What about the crucifixion at Easter. Christ dies and is brought back to life. Fort da.

What about replacing the world trade center with an even taller structure? Fort da.

What about the many wars of these times in order that lost glory and self esteem be returned? Fort da.

D.W.Winnicott takes our understanding of Irena’s play still further.

Winnicott, a British psychoanalyst and pediatrician, described what he called the ‘spatula game’. As a child sat upon its mother’s lap during examination, on the table was a container of spatulas or tongue depressors. Mother was asked by Winnicott not to interfere with the child’s movements. The baby, initially restless, in short order began to look around for something to want. Locating the spatula, the child looked from the mom to the doctor as if to check: is this something I want to take hold of? And then, Winnicott tells of how the child becomes very quiet, hesitant, and how out of that hesitation there arises the strength of his desire which propels him to reach for the spatula and play delightedly with it.

Winnicott tells us how these moments of subdued hesitation are crucial for desire to arise and lead to spontaneous, creative gestures. He warns us not to push desire, to allow for the other to find the doorway to his own desire.

These spaces between the lost and the found are critical to the formation of the capacity for hope and creative living in children and adults. These are the spaces into which we fall in reverie, in which we lose and find and gather ourselves, without need to act or react. These are the silent spaces in which we may begin to experience the deep pulsations of how and what our body knows beneath thought, where we open to be moved and guided by the life force. These are the spaces in which we find the faith to let things fall apart and come together in new ways.

These pulsations moving through us, as we surrender to the spaces- between, put us in touch with the hidden source of creation that moves within us and within the universe. This source is what I understand Winnicott to call the incommunicado self and what the Kabbalists call the Ein Sof, the hidden, never ending source of life.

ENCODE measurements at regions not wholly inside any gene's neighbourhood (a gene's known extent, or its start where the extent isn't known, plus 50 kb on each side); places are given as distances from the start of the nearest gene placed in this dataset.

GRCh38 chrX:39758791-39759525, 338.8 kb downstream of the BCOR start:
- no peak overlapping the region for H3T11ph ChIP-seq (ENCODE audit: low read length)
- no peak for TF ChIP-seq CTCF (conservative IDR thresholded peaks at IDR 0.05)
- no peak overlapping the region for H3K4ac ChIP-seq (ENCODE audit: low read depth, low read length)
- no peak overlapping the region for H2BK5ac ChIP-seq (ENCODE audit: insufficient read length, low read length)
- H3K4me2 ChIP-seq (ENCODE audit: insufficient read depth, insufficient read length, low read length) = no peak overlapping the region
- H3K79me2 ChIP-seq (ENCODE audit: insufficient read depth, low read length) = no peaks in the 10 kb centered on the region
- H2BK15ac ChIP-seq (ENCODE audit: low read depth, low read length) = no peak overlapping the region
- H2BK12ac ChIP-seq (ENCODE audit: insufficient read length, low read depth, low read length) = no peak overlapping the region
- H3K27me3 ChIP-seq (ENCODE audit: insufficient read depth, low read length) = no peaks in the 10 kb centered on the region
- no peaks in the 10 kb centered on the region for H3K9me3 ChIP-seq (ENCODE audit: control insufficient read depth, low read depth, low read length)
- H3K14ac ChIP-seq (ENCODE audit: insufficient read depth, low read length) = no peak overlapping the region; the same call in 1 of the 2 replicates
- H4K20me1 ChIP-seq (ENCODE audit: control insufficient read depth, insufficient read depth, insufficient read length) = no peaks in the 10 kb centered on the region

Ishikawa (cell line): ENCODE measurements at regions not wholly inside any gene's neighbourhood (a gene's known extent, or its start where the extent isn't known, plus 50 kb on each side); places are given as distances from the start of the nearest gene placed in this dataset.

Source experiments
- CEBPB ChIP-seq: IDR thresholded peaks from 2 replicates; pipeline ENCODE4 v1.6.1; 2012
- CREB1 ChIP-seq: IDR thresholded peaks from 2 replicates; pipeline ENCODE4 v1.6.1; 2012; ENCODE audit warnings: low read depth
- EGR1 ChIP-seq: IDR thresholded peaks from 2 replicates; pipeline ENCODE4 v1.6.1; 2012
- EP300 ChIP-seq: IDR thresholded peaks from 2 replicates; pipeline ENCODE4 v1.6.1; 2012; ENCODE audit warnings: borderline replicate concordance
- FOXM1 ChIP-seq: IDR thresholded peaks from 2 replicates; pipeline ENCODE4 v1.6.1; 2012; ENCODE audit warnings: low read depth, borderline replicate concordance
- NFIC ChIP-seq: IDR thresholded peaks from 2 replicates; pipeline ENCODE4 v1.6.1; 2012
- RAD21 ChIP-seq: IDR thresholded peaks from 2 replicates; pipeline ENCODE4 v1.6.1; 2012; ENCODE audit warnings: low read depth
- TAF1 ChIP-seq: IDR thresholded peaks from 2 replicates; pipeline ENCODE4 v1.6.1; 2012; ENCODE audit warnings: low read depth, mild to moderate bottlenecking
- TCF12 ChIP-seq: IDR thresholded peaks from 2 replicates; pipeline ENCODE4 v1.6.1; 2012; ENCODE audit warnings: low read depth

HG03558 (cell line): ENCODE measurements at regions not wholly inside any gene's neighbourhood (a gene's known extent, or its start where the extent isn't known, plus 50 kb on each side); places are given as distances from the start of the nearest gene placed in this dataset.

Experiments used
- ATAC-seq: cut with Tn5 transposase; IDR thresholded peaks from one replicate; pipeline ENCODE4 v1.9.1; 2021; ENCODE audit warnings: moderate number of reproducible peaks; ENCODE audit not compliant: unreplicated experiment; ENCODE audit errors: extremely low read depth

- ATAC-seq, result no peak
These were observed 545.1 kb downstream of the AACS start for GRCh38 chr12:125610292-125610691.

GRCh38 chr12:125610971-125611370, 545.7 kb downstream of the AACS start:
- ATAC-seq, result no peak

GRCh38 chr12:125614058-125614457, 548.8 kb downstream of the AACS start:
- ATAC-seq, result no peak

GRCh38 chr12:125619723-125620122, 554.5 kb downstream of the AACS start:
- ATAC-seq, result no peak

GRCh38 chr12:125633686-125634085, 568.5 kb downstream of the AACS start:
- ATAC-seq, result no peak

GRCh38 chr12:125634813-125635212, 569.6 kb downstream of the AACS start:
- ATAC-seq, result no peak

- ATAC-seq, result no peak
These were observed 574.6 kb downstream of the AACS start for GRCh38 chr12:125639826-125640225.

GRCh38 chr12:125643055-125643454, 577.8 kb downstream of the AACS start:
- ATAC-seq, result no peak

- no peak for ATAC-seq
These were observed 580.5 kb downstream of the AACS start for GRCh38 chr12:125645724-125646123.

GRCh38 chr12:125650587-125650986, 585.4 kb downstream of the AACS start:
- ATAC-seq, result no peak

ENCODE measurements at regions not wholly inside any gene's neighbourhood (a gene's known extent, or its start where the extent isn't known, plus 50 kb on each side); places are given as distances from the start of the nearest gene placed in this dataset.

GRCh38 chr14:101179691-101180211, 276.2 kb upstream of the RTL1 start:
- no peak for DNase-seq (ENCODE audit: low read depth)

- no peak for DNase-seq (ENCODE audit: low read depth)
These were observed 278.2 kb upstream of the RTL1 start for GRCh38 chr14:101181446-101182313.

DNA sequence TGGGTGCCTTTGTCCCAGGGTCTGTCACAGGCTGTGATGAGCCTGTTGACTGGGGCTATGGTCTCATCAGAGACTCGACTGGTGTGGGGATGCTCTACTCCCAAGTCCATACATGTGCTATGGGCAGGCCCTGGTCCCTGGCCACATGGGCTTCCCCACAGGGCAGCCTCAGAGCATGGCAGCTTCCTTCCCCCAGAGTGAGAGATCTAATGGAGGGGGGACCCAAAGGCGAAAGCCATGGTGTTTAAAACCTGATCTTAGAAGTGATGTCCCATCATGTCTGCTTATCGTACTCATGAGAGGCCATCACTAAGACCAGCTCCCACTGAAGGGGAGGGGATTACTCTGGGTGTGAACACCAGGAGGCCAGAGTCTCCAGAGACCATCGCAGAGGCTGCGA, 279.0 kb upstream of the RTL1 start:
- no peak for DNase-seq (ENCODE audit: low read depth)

The glee that I witnessed in Irena sprung out of her as a spontaneous soul gesture. That gesture and that sound could not have arisen without the resonant presence of mother. The quality of her loving attunement created the energetic field in which Irena was supported to come to herself. What shone out of her arose from within her hidden self, hidden even to her.

I think of other gestures of creation which have arisen out of the spaces between despair and new hope.

Consider the forty years in the desert journeyed by the Jewish people between enslavement and freedom.

Consider the empty space of the tomb of Christ between his crucifixion and his resurrection.

Consider shunyata, the empty space of the Buddhists, and the empty mirror in whose spaciousness one finds one’s original face.

Consider the country of South Africa where, from out of the painful spaces of the trials of Truth and Reconciliation, emerged the death of apartheid. Upon the site of the jail notorious for human rights violations, in which Mandela and others were imprisoned and tortured, has been created the home for South Africa’s Constitution. It is my thought that because the South African leadership was able to live in the spaces of agony, guilt and truth telling, they were able to create healing without bloodshed.

Consider the three women, known as the “Jersey women”, survivors of husbands lost in the World Trade Center bombings, who have spearheaded the 9-11 commission’s investigations. Out of the spaces of their grief has arisen a courage and dedication to their loved ones to create a search for truth and a voice of ‘never again’.

Consider the World Trade Center itself and the crater left by its destruction. That crater is a gaping space that calls us to stand in the personal and collective inner spaces of shared inexpressible grief. A rebuilt, taller tower looming over that broken hearted crater, casts a shadow of denial upon it, foreclosing the potential space for a healing ritual to arise.

Only out of breathing in a shared collective heart space can a portal open to a deeper spiritual reality out of which the sounds of new hope may be heard. So it is for the ever so serious play of little Irena. So it is for the ever so serious games being played by adults in our time.

Judith Sarah Schmidt PhD is a clinical psychologist in Westchester, New York, a writer, teacher and co-director of the Center for Intentional Living. www.schmruach@aol.com <http://www.schmruach@aol.com/> , 914-232-7370.